The small town of Chattersworth was familiar with strange occurrences. In the spring of 1535, it was reported that all the pigs walked on their hind legs for one week. They marched in the mud, ate standing at the troth, and only laid down when it was time to sleep for the night. In the summer of 1735, a local priest stumbled across a pig and a rabbit copulating. That spring the pig gave birth to a pig rabbit hybrid that died before its first year was complete. The monstrous animal was said to have the silly, floppy years of a rabbit, and the nasty snout of a pig. Its skin was patched with clumps of fur and for a tail it had the puffball of a rabbit. In 1927 the entire town fell into a group psychosis. The only surviving documentation of the psychosis comes from the journal of a travelling hobo, who described the ordeal as “the most barbaric scene I have ever witnessed. Not even the savages of our colonies could have behaved with such impropriety. The townspeople wallowed in filthy pens that were not up to the standards of the most disgusting pig. They wadded through the mud and waste, eating scraps from the garbage and fornicating in broad daylight. Their actions so disgusted me that I fled the town before they came to their senses. Even now, as I write this years later, I am haunted by their mud covered faces and the guttural, perverse oinking. I pray to the lord that he has spared them memories from their sinful time as swine.”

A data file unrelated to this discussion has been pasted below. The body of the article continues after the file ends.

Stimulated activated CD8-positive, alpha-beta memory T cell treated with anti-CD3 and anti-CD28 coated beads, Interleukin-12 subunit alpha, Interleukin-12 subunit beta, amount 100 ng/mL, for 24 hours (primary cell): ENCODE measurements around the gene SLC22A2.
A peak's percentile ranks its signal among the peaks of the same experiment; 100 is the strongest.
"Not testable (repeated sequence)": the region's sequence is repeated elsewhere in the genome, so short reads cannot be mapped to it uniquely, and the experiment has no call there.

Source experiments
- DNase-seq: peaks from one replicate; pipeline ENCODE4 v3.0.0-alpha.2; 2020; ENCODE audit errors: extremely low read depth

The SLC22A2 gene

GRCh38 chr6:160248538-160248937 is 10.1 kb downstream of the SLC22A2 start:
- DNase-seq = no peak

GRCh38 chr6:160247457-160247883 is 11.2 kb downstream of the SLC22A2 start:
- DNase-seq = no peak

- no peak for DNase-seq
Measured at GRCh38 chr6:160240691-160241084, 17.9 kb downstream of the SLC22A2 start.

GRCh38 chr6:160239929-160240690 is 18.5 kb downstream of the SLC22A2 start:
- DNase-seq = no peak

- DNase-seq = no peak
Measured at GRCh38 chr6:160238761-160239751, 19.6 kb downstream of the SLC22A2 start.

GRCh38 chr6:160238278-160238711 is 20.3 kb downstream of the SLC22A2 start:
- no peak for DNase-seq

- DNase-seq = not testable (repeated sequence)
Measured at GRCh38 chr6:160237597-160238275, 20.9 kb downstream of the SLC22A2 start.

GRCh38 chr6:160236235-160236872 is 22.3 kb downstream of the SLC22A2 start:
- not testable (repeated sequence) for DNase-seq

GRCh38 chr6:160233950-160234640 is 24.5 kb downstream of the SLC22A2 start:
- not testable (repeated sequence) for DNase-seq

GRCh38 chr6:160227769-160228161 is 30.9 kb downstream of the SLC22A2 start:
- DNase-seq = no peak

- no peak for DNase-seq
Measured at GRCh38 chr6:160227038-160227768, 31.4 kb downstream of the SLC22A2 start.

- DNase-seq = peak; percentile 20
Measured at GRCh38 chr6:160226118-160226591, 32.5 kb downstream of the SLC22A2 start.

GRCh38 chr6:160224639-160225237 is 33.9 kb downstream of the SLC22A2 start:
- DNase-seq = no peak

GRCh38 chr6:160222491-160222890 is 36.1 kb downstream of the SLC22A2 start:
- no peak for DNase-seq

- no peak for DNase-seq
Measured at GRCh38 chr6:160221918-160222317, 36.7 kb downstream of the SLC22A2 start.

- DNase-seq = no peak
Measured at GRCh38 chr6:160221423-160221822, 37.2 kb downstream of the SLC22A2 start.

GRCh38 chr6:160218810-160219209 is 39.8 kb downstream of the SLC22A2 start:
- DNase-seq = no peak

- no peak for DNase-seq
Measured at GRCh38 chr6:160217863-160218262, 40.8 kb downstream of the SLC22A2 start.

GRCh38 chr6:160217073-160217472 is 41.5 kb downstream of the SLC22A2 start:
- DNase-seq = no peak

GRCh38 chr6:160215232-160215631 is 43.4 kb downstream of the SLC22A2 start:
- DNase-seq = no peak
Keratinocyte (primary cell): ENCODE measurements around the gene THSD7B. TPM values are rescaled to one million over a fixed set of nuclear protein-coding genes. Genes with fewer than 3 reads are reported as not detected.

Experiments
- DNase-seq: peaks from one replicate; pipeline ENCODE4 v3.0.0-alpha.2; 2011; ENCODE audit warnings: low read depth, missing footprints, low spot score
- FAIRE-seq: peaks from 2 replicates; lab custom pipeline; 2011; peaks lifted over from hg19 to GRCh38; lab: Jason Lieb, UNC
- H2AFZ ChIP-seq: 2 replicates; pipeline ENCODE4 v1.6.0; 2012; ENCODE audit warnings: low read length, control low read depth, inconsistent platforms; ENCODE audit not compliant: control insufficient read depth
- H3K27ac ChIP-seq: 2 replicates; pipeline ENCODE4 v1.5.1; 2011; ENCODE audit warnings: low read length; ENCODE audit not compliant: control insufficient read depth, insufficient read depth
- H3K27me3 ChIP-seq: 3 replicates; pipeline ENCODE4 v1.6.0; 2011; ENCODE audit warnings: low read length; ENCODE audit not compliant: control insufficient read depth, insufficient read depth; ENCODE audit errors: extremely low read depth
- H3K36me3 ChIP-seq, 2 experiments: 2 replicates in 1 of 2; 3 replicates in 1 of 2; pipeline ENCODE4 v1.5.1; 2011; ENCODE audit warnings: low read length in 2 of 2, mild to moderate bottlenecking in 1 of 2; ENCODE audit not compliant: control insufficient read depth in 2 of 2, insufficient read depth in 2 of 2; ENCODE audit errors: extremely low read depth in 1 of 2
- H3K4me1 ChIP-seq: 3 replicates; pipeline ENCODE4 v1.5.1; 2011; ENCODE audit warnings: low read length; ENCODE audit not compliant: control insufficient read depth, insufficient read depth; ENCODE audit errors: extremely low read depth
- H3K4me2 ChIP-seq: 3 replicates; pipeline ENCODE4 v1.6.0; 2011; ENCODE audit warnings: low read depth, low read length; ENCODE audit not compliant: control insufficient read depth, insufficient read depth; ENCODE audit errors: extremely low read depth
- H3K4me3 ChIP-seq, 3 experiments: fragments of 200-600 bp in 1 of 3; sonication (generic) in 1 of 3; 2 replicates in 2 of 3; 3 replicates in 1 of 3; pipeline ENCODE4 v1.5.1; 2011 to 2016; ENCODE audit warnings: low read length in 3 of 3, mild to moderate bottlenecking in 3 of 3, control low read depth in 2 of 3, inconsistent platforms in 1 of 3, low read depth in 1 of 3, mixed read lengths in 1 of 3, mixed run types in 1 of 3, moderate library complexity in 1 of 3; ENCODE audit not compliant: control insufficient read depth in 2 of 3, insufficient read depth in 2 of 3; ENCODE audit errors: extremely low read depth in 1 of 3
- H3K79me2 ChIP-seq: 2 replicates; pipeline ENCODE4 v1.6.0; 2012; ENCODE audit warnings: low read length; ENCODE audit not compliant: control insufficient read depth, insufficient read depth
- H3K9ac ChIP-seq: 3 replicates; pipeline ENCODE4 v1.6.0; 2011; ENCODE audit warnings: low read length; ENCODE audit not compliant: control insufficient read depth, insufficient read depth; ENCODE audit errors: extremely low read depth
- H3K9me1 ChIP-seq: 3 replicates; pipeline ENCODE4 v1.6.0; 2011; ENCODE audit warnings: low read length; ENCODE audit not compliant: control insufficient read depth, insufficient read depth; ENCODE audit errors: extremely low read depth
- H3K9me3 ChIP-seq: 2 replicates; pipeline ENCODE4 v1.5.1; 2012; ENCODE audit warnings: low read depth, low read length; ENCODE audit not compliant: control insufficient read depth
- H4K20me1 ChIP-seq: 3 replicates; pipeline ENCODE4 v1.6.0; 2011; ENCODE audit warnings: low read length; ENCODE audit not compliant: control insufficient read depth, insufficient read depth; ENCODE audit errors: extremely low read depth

In the year 1948, Chattersworth rejoiced with the rest of Europe. Rebuilding began. Money flowed in from the USA and flooded the war-torn towns of Great Britain. The townspeople began to live their lives again. It was during this year that Mary Ellen Townsend fell for the newly returned soldier, Chester Moorehead. Moorehead had served in North Africa and Cypress before finishing his tour in communist controlled Czechoslovakia. He came from a prominent family in the community. His father was a lawyer and member of the local government. His future was bright. Ellen herself was from a respectable family. Her father was never blessed with a son, so he made it his life’s mission to accumulate wealth and land that could be used as dowry to attract suitable mates for his six daughters, Ellen being the youngest. It was under these circumstances that Ellen and Chester fell in love. After a short courtship a date was set for their wedding in autumn.